There would be no point for him to try to read the 1951 article, which was directed to a specialist audience. And the professor who recommended the formula may have been born well after 1951 and not only be unacquainted with the paper but uninterested in the debates about 1951 conceptions that had been given much space in my paper. (The citations are not all from non-readers; throughout the years there has been a trickle of papers discussing alpha from a theoretical point of view and sometimes suggesting interpretations substantially different from mine. These papers did little to influence my thinking.) Other signs of success: There were very few later articles by others criticizing parts of my argument. The proposals or hypotheses of others that I had criticized in my article generally dropped out of the professional literature.

A 50th Anniversary In 1997, noting that the 50th anniversary of the publication was fast approaching, I began to plan what has now become these notes. If it had developed into a publishable article, the article would clearly have been self-congratulatory. But I intended to devote most of the space to pointing out the ways my own views had evolved; I doubt whether coefficient alpha is the best way of judging the reliability of the instrument to which it is applied.

My plan was derailed when various loyalties impelled me to become the head of the team of qualified and mostly quite experienced investigators who agreed on the desirability of producing a volume (Cronbach, 2002) to recognize the work of R. E.

Snow, who had died at the end of 1997.

When the team manuscript had been sent off for publication as a book, I might have returned to alpha. Almost immediately, however, I was struck by a health problem, which removed most of my strength, and a year later, when I was just beginning to get back to normal strength, an unrelated physical disorder removed virtually all my near vision. I could no longer read professional writings, and would have been foolish to try to write an article of publishable quality. In 2001, however, Rich Shavelson urged me to try to put the thoughts that might have gone into the undeveloped article on alpha into a dictated memorandum, and this set of notes is the result. Obviously, it is not the scholarly review of uses that have been made of alpha and of discussions in the literature about its interpretation that I intended. It may nonetheless pull together some ideas that have been lost from view. I have tried to 3 present my thoughts here in a non-technical manner, with a bare minimum of algebraic statements, and hope that the material will be useful to the kind of student who in the past has been using the alpha formula and citing my 1951 article.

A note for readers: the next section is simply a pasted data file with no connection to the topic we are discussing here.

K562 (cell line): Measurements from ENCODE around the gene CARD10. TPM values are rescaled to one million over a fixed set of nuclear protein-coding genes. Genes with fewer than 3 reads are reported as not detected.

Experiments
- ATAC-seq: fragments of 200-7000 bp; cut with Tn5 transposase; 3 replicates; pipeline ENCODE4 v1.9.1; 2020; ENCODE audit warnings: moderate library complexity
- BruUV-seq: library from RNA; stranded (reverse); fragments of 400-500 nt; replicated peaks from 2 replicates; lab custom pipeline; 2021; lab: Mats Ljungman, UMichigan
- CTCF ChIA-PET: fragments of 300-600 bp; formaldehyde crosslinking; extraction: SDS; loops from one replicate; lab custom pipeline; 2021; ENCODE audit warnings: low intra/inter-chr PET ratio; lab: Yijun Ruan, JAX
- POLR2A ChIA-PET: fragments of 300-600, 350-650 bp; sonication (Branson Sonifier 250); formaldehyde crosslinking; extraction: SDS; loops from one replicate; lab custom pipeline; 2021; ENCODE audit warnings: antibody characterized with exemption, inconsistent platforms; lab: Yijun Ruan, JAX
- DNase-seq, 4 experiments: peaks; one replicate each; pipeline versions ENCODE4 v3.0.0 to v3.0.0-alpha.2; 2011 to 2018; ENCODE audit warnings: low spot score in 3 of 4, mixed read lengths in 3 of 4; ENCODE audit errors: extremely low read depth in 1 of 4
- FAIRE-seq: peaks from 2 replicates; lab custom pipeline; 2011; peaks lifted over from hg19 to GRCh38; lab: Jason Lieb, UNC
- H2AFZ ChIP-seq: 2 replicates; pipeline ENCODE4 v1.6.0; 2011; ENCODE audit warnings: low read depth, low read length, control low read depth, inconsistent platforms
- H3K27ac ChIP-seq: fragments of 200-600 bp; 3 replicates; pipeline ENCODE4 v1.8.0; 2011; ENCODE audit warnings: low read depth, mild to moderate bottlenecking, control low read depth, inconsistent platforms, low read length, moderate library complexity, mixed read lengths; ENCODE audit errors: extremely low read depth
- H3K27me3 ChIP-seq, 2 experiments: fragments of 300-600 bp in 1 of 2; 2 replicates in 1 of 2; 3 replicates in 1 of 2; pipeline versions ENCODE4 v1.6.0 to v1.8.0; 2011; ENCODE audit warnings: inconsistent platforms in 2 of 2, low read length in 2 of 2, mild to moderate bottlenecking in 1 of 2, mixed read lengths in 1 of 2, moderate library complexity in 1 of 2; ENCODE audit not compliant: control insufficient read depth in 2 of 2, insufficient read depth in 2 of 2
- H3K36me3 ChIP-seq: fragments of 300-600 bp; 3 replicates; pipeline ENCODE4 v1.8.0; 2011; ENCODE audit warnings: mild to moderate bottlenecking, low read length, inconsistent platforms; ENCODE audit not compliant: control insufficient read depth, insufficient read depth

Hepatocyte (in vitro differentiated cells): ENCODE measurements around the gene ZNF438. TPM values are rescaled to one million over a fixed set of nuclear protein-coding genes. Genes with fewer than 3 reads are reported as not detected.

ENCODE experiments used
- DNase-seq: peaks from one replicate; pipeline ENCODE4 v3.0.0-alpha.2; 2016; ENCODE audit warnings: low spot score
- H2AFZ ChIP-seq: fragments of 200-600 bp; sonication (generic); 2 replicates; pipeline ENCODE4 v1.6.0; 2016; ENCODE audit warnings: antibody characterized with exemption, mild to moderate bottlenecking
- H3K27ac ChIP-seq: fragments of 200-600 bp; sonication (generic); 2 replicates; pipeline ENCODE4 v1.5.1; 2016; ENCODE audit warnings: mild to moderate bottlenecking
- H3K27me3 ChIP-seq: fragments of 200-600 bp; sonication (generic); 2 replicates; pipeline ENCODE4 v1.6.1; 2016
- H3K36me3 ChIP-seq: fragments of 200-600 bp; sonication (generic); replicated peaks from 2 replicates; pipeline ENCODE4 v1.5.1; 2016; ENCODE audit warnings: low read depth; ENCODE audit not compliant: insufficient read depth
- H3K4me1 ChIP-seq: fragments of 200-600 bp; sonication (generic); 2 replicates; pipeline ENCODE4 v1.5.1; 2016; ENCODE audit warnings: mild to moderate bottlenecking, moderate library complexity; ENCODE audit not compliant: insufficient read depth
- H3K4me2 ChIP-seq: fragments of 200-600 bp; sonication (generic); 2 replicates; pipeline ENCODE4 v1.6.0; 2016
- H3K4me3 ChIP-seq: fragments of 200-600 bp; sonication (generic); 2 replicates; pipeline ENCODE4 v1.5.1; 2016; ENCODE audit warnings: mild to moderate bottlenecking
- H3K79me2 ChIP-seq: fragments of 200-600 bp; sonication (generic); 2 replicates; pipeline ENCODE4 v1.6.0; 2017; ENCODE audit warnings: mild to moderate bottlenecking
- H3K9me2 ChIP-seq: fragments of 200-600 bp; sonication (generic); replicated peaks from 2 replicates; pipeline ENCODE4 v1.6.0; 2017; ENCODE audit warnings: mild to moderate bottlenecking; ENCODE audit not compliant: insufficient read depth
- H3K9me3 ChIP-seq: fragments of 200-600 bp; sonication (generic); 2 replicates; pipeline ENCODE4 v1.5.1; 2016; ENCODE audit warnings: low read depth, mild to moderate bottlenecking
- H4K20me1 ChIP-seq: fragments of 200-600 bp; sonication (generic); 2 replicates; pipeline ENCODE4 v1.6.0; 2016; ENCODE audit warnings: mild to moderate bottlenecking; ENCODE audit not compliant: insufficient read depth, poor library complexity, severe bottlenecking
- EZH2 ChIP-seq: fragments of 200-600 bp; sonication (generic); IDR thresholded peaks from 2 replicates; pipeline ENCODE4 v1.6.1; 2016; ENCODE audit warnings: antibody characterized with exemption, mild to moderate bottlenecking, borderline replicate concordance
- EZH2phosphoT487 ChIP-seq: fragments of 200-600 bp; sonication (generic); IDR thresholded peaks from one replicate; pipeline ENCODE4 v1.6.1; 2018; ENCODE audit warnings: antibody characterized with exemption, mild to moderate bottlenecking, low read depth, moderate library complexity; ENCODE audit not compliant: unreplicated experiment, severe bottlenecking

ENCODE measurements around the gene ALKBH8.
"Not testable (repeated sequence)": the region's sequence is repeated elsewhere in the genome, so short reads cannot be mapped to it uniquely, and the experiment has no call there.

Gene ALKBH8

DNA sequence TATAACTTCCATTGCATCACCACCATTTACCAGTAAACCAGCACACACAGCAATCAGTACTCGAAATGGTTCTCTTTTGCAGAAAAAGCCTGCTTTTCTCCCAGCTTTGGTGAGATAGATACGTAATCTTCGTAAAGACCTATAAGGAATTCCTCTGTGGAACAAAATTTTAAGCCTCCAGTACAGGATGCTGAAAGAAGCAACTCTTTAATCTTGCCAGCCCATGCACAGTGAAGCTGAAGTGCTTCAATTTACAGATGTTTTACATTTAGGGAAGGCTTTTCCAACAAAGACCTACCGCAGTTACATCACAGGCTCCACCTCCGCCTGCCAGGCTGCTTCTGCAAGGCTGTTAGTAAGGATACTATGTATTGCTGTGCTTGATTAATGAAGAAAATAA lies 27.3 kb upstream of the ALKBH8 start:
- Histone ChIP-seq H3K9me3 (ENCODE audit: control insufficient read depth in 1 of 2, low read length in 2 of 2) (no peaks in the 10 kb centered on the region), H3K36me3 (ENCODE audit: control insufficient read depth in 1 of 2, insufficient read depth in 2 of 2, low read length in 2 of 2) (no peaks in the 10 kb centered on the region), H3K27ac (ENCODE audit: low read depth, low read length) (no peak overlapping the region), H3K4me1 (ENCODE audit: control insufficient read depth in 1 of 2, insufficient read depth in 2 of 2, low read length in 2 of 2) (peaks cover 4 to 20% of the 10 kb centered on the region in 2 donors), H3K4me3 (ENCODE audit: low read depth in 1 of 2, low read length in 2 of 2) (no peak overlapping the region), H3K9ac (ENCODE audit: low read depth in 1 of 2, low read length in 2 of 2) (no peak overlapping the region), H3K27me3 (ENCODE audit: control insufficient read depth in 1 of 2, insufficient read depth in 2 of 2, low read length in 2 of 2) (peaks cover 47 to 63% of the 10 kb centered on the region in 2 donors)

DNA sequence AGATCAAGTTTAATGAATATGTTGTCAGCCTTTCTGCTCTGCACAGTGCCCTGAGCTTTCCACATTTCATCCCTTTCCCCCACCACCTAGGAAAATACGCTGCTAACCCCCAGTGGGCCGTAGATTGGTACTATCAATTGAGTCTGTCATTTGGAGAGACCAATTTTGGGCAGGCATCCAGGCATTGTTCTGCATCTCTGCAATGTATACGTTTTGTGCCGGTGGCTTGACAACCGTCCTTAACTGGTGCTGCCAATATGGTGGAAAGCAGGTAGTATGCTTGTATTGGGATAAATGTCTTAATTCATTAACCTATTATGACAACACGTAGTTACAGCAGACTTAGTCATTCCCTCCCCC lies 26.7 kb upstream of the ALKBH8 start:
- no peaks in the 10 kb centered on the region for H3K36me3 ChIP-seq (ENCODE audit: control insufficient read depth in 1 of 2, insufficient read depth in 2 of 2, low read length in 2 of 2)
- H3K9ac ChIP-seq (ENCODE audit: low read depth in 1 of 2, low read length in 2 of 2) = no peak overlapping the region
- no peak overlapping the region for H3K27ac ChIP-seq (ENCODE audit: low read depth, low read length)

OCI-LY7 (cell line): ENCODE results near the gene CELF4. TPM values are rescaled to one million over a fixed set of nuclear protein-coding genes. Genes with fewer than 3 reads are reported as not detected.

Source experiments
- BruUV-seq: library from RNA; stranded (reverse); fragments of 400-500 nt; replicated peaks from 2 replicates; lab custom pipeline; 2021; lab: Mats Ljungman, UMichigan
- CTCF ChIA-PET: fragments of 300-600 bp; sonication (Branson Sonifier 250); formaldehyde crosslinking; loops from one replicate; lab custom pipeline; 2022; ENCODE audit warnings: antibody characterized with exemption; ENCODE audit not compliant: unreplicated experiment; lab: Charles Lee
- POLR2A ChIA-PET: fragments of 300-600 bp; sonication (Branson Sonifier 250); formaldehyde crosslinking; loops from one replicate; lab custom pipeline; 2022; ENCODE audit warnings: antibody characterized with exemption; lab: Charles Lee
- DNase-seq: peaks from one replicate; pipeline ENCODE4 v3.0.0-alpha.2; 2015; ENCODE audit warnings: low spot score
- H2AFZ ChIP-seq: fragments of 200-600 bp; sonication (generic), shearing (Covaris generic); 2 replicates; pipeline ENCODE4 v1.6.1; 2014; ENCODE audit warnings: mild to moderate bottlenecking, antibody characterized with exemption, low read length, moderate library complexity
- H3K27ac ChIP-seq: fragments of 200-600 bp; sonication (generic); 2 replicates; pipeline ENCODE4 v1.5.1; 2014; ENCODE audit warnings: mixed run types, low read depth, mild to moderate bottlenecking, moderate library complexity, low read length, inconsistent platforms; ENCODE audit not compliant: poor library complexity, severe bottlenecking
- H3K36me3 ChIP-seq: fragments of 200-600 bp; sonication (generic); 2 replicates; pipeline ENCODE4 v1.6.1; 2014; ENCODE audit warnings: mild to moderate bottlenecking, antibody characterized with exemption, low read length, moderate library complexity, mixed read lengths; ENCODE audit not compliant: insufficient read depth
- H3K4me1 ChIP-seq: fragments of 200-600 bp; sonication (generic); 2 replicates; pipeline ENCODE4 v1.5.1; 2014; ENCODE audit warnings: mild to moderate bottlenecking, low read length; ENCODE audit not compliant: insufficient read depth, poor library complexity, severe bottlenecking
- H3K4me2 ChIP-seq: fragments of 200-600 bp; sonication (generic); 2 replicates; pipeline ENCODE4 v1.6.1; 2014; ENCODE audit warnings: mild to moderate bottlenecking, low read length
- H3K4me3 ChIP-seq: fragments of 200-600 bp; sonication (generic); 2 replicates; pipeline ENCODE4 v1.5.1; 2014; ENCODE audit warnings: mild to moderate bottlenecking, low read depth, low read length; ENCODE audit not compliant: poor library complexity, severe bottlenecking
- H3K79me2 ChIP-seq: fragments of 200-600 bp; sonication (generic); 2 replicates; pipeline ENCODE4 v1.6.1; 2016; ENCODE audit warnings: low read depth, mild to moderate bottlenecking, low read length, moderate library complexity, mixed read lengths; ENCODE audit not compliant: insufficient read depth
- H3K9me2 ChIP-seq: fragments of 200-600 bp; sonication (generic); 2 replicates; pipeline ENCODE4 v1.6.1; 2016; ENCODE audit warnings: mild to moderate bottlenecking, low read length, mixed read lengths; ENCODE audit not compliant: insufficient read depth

My Subsequent Thinking Only one event in the early 1950's influenced my thinking: Frederick Lord's (1955) article in which he introduced the concept of "randomly parallel" tests. The use I made of the concept is already hinted at in the preceding section.

A team started working with me on the reliability problem in the latter half of the decade, and we developed an analysis of the data far more complex than the two-way table from which alpha is formed. The summary of that thinking was published in 1963, 2 but is beyond the scope of these notes. The lasting influence on me was the appreciation we developed for the approach to reliability through variance components, which I shall discuss later.

From 1970 to 1995, I had much exposure to the increasingly prominent state-wide assessments and innovative instruments using samples of student performance. This led me to what is surely the main message to be developed here. Coefficients are a crude device that does not bring to the surface many subtleties implied by variance components. In particular, the interpretations being made in current assessments are best evaluated through use of a standard error of measurement, as I discuss later.

Conceptions of ReliabilityThe Correlational Stream

Emphasis on individual differences. Much early psychological research, particularly in England, was strongly influenced by the ideas on inheritance suggested by Darwin’s theory of Natural Selection. The research of psychologists focused on measures of differences between persons. Educational measurement was inspired by the early studies in this vein and it, too, has given priority to the study of individual differences—that is, this research has focused on person differences.

When differences were being measured, the accuracy of measurement was usually examined. The report has almost always been in the form of a “reliability coefficient.” The coefficient is a kind of correlation with a possible range from 0 to 1.00. Coefficient alpha was such a reliability coefficient.